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Summary:

Those oh-so-familiar green (and red) status indicators from the old .Mac status page are a thing of the past, or at least so it seems. After 14 days of intense frustration caused by MobileMe, Apple decided it was time to put a little Public Relations effort […]

Those oh-so-familiar green (and red) status indicators from the old .Mac status page are a thing of the past, or at least so it seems. After 14 days of intense frustration caused by MobileMe, Apple decided it was time to put a little Public Relations effort into solving the communication problem. Some person, unnamed, has been asked by The Steve himself to start addressing concerns.

Steve Jobs has asked me to write a posting every other day or so to let everyone know what’s happening with MobileMe, and I’m working directly with the MobileMe group to ensure that we keep you really up to date.

The “blog” first started on Friday, and it contained some valuable information, empathy, and hope for the future. Apple is really going against its usual order of business by saying

…we’re going to favor getting you new info hot off the presses even if we have to post corrections or further updates later (emphasis added).

It seems that this whole mess has helped Apple realize that they can’t keep their customers in the dark when something this crazy is happening.

A week after Apple realized that 1% of MobileMe members couldn’t access their email, Apple engineers (working 24-7) solved the problem but do report that some of the mail has been lost completely.

We particularly regret to report the loss in the affected accounts of approximately 10% of the messages received between July 16 and July 18.

So, if you sent mail to someone on those days, you might want to resend it.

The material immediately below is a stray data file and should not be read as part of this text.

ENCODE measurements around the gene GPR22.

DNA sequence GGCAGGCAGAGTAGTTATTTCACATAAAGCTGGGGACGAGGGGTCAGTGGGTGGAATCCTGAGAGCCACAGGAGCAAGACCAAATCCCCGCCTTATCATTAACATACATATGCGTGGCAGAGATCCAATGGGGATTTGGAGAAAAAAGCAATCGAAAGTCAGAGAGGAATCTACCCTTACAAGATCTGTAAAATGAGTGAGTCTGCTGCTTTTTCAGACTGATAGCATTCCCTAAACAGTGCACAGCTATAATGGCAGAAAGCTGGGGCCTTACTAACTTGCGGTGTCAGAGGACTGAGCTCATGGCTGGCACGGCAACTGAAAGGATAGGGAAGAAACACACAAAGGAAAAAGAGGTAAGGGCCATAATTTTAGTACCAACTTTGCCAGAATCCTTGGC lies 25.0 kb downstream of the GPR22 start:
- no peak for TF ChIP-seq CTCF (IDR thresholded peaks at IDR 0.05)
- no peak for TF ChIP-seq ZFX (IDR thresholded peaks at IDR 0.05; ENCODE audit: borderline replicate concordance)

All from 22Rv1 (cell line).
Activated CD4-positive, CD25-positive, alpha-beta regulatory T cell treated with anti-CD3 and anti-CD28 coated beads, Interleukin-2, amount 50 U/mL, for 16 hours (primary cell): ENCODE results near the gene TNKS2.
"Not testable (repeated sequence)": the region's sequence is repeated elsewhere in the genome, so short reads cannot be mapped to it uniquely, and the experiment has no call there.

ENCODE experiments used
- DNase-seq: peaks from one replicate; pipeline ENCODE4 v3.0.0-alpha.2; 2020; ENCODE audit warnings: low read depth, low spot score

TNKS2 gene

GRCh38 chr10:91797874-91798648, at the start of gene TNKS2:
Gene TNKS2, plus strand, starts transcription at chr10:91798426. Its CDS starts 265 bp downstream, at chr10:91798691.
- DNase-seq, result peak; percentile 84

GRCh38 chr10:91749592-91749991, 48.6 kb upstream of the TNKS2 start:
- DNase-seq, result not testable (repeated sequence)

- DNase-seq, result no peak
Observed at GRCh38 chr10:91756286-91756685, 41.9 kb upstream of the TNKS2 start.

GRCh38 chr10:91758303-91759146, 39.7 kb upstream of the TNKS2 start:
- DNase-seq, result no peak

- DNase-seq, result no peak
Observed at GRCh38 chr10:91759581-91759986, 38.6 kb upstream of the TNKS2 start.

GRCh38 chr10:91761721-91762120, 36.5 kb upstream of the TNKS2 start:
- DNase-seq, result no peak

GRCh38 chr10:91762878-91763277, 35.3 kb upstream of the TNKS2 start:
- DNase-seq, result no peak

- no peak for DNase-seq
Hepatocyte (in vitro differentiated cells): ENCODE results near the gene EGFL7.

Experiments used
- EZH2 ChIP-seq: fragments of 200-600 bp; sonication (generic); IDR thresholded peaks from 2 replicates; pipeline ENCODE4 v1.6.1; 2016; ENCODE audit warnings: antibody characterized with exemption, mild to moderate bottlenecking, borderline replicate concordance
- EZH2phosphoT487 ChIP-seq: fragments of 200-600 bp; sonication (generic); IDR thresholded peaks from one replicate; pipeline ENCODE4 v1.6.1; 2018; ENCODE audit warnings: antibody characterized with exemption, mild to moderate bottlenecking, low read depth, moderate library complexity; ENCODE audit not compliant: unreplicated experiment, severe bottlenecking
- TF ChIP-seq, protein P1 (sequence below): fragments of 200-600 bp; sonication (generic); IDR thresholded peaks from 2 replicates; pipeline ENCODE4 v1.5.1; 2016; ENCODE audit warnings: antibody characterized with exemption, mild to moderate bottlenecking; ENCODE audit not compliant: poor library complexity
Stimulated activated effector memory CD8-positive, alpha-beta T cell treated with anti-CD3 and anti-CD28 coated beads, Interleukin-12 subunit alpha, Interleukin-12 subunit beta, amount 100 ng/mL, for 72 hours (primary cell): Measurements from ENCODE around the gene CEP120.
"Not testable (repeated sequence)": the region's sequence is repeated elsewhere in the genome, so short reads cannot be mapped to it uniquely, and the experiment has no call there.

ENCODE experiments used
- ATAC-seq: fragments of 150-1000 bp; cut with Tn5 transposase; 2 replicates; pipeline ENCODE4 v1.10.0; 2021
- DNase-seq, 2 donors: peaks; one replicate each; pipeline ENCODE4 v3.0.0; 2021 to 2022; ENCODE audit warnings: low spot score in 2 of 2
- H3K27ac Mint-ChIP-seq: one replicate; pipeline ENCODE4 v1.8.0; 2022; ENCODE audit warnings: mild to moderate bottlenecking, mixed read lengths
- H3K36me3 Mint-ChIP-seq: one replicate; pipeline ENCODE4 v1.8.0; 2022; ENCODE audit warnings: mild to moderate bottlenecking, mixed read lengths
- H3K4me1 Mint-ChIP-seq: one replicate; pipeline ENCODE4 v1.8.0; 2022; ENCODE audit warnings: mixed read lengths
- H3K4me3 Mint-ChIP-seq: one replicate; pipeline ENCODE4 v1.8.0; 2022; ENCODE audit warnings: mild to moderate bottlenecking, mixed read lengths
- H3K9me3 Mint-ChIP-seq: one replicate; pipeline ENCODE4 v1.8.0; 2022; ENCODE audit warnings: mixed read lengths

Apple also admits that the problem they faced with the MobileMe launch was Twitter syndrome (my words not theirs). They couldn’t handle the extra traffic that came to their servers that day and they needed to fix their scalability.

The day we launched MobileMe, we had a lot more traffic to our servers than we anticipated, with the result that access to the web versions of the MobileMe applications — Mail, Contacts, Calendar, Gallery, iDisk — was temporarily unavailable. We’ve since added server capacity and tuned our software to scale better — i.e. behave more gracefully when traffic spikes.

The team has also fixed 70 general bugs that affected syncing, the web apps, and the general speed of the web apps for MobileMe.

Supposedly, the mystery Apple blogger will post again this weekend, but we will see, won’t we? The post does sound like it is a real person writing it, and not some cold, disconnected, dispassionate intern who doesn’t really know what he is talking about. I am guessing it is some higher level public relations officer who is tasked with this assignment.

The blog is not entirely a blog, even though it does have an RSS feed. There is no place to add comments or ask questions. You can go to the support pages, but that is more of an FAQ than a place to discuss your frustrations. This is not too out of character for a corporate blog, though. Most of the various Google blogs don’t allow readers to leave comments, but they do show trackbacks, so you can see who is saying what about the blog post. I do think that Apple’s customers could really benefit from this blog, especially when things are going poorly.

For example, when I was waiting to download the iPhone 2.0 software upgrade legitimately, I really wanted to know why it was not available in the iTunes Store even though the website and iTunes said that it was available. A quick note on a blog like this would have calmed me down. That was not nearly as big a deal as the rest of the problems that day, but I think Apple could have saved some of its good name by communicating earlier.

We do have to be happy that Apple is finally saying something about the problems they have experienced. It is frustrating that it took them two full weeks to actually say something definitive about MobileMe’s “rocky road.” But, as I quoted above, it is not their style to say anything if there is a possibility that it might change. Well, here’s to hoping.

By Jethro Jones

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  1. [...] in touch with their users. Why isn’t there an official Apple blog? Why would there be? Well, this is a good explanation: For example, when I was waiting to download the iPhone 2.0 software upgrade [...]

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  2. They may read your blog. His latest post is signed ” David G. ” — Mysterious no longer!

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